The dollar's doomed, pensions are doomed, but this company's OK
I am going to kick things off today with some more on why I expect the U.S. dollar to continue to fall, but as promised I came up something positive to say at the end of this post. I am not completely convinced that the Euro is the best way to play the weak U.S. dollar, but unless the clashes between countries like Spain and France, which are having serious economic problems, and the more hawkish countries like Germany cause the whole European Union to crumble, I don't see how the gap between the two currencies doesn't continue to widen. Even after eliminating the United States' massive current account deficit, national debt, and weak economy from the equation...which believe me is difficult to do, the interest rate difference between the ECB and the Fed right now is enough to make anyone want to own the Euro over the dollar. Check out this chart:
It's difficult to say whether Trichet has the stones to raise interest rates in the EU like he really wants to when everyone and their mother is yelling at him not to, but I personally would be shocked if the U.S. Federal Reserve raised interest rates any time soon. Despite what many out there believe, they just can't raise rates with unemployment rising like it is. Doing so would be devastating for the economy. Bloomberg had an interesting article this morning on how some now believe it is unlikely that the Fed will raise rates in 2008 because doing so at the same time that it closes its window to investment banks would be a nasty one-two punch for Wall Street (see article: Fed's Loans to Wall Street May Prevent Raising Rates This Year).
From a pure currency standpoint, I personally would rather play the Brazilian real or the Chinese yuan than the Euro, but regardless of the vehicle one chooses I just can't imagine any way that the dollar doesn't continue to weaken versus most other currencies. I don't like it and you shouldn't either, but there's no use in sugarcoating it...the U.S. dollar is screwed and anyone who believes otherwise is just fooling themselves. This means that absent of a massive global economic meltdown or the invention of nuclear fission, high oil prices in dollar terms are probably here to stay.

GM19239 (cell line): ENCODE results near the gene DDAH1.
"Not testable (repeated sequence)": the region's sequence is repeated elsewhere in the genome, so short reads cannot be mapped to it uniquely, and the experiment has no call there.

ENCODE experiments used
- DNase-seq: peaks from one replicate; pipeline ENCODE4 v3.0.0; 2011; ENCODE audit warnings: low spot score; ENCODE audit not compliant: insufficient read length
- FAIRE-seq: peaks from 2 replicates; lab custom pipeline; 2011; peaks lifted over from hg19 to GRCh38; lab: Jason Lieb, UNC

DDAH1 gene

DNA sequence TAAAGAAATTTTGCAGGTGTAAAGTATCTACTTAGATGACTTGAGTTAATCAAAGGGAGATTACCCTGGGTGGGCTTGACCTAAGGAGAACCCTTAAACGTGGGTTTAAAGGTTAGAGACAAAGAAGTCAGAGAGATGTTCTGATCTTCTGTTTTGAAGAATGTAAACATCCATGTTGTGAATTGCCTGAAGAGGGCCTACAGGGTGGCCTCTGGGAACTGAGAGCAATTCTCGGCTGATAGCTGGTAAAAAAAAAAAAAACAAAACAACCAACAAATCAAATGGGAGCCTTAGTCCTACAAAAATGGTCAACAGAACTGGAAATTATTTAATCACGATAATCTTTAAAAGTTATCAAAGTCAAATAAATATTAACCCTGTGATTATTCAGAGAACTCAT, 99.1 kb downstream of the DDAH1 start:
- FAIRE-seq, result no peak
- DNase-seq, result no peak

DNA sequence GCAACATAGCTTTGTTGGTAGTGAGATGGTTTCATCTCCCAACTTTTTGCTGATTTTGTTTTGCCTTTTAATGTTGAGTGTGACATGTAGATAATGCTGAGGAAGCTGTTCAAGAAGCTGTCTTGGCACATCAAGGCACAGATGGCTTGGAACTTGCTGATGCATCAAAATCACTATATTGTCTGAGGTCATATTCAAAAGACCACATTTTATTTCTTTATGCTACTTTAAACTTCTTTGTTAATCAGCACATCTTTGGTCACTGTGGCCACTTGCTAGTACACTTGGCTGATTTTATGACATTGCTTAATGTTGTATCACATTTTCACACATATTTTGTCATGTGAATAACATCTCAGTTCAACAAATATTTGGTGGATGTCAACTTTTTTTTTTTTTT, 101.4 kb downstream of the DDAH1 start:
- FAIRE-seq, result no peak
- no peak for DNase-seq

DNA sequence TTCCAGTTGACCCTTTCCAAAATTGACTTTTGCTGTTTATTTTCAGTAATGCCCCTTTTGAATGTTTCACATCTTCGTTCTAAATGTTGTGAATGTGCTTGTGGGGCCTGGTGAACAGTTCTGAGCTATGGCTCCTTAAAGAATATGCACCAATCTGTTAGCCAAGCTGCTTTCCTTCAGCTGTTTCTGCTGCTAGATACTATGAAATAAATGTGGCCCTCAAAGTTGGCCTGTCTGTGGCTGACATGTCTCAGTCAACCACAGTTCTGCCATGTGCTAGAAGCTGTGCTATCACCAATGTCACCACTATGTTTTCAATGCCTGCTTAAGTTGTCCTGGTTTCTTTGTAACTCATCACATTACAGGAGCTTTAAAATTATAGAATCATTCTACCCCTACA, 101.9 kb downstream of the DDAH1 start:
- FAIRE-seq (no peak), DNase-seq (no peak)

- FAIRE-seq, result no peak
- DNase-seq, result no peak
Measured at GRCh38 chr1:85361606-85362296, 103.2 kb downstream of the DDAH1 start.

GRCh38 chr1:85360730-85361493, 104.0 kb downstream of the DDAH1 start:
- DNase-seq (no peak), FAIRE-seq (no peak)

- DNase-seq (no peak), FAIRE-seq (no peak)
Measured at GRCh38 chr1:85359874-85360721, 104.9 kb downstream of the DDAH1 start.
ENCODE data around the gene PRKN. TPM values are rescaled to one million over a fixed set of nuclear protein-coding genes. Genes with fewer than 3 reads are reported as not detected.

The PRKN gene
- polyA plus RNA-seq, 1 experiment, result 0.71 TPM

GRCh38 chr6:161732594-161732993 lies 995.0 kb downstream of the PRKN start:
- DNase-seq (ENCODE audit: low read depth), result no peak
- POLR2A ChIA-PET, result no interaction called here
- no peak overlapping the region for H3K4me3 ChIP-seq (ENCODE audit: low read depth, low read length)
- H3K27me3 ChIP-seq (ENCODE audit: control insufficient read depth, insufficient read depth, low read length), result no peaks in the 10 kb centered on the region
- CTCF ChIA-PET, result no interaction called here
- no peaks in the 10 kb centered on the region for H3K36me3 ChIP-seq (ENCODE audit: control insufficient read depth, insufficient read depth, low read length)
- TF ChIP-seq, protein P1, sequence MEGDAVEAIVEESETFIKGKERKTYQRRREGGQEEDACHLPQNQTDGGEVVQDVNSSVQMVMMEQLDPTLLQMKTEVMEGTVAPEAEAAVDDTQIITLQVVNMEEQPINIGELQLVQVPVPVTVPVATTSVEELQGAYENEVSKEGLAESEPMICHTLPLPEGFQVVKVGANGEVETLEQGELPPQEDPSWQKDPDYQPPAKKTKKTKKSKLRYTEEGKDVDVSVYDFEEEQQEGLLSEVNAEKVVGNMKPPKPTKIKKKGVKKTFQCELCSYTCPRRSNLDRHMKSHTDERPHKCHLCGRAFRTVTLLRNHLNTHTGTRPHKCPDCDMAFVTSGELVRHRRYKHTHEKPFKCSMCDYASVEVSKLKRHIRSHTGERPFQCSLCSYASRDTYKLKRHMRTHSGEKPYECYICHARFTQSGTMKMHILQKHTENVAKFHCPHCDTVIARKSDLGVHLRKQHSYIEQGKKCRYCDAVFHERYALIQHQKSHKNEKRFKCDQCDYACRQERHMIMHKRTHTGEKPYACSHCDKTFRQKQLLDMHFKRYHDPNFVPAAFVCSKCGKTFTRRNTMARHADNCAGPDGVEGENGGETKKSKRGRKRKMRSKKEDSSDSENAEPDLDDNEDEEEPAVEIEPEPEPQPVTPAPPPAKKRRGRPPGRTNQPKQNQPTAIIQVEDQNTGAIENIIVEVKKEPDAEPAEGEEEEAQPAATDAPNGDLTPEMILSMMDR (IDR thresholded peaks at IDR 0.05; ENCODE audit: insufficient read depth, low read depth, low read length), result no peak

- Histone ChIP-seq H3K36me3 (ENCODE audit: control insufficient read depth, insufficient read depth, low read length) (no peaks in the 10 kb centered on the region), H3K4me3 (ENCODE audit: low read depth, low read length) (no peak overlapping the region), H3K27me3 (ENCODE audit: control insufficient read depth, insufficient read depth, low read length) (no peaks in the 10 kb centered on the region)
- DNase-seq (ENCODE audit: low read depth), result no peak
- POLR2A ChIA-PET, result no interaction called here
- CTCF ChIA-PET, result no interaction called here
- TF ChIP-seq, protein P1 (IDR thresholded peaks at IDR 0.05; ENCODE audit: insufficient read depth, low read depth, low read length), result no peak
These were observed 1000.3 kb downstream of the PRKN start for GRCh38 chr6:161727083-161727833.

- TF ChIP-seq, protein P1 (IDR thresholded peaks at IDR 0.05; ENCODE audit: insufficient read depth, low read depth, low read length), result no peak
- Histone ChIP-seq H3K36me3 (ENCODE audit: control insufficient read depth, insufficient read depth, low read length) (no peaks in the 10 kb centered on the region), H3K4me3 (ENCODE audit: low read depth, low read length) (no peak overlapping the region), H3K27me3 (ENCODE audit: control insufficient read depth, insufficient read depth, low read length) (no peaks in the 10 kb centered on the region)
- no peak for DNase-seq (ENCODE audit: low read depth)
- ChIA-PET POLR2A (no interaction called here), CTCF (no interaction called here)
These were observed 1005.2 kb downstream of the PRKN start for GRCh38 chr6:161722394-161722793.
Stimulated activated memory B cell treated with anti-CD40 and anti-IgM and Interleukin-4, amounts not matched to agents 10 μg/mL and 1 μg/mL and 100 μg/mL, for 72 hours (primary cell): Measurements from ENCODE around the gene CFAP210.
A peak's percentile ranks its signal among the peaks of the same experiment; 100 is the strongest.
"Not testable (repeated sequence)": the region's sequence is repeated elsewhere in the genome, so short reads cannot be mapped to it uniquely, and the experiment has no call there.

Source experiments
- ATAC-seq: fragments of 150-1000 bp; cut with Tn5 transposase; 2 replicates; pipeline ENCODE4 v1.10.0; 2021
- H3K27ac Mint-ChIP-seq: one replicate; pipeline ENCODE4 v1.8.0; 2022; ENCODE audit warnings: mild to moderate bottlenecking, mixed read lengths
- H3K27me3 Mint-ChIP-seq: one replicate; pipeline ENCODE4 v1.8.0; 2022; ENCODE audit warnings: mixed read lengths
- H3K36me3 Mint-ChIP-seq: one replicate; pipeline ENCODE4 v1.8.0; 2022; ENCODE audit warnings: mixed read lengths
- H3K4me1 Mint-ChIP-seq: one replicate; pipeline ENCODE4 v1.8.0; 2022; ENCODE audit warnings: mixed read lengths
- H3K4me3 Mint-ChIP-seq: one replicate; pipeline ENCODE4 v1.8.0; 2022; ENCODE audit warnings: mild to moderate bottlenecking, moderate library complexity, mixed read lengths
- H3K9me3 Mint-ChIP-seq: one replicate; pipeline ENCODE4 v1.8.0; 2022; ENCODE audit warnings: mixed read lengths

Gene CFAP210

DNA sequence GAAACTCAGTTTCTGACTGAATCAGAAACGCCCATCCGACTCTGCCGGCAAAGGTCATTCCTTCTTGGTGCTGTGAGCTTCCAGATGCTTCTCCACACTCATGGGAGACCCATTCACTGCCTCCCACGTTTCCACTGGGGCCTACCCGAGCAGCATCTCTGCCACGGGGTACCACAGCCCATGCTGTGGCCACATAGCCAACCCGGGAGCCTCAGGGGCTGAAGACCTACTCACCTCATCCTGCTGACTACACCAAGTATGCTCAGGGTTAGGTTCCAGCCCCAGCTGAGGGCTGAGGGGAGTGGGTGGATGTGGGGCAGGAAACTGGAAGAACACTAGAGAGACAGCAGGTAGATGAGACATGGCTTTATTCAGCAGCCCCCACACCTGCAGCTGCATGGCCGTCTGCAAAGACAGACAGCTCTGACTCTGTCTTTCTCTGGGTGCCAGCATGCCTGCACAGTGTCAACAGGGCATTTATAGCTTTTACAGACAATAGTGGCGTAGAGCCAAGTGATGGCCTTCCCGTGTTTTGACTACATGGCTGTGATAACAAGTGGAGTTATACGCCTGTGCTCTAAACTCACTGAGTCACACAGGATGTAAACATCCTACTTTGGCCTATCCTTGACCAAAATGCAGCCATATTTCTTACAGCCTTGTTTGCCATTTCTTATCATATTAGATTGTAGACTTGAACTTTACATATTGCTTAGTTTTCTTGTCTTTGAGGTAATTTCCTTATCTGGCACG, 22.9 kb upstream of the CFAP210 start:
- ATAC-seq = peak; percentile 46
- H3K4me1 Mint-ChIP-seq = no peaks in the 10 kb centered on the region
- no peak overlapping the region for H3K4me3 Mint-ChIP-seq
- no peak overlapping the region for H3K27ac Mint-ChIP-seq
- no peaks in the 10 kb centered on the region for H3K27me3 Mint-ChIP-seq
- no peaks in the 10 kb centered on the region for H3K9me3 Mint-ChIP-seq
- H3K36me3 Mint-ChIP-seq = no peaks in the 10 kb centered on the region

The problem with annuities and pension funds that guarantee the payment of a specific amount of money to beneficiaries at a certain period in time, regardless of what the stock market does. If the people who manage the fund aren't able to achieve adequate returns, the whole system has the potential to crumble and leave either retirees or the government (aka you and I) in big trouble. CNNMoney published a scary article on this subject yesterday (see article: Pension plans suffer huge losses).
The second line of the article's title says it all: "Report says weak markets, credit crunch have drained $280 billion from plans of largest U.S. companies." Ouch. Many companies skimmed off of the top when their pension plans were performing fantastically, rather than saving the proceeds from the outperformance for a rainy day (sounds like the U.S. government and Social Security doesn't it). Now that the chickens have come home to roost and the stock market is not doing well, they may end up having to use money from their operations to make up for the underperformance of their pension funds. Doing so would obviously hurt their earnings, though they may try to mask it with the good old "one time charge."
According to a recent study, assuming no change in the stock market the average U.S. will likely see its pension expenses to rise by 20% to 30% in 2009 as a result of smaller returns on assets and a higher cost of servicing. Add this to slowing consumer spending and higher input costs for energy and raw materials and we are likely to see a number of earnings "misses" over the next year unless analysts become significantly less optimistic with their estimates.
Think positive, think positive. OK, I'm positive we're all doomed. I kid, I kid. On a positive note, I came across a very intriguing stock this weekend. I know that I have read about this company in the past, but with so many stocks and so little time it fell off of my radar screen. Barron's had a small blurb on it which spurred me to add it to my CAPS portfolio. The company is...drum roll please...Ameron International (AMN).
Ameron is not as cheap as it was earlier this year when it was in the 80s, but the recent market weakness has caused it to pull back a little. Here we have a company that is involved in a number of hot sectors. It manufacturers fiberglass and concrete pipe for the oil / gas, chemical, and wastewater industries (love it), PVC liner that protects pipelines from corrosion (love it...though plastics are getting more expensive which could hurt margins), wind-turbine towers (really love it), and concrete and steel lampposts (don't love it). It also owns a minority stake in a steel mini-mill in California (love it) and a construction business in Hawaii (hmmmm, construction yuck. At least Hawaii has huge barriers to entry).
I like many of its businesses plus it actually pays a dividend of over 1%, which by historical standards isn't great...but by today's standards is actually pretty good. This is a very interesting company. I don't know enough about it to buy it in real life yet, but as I mentioned I bought it in CAPS yesterday.
I leave you with this strange, yet mesmorizing video of birds.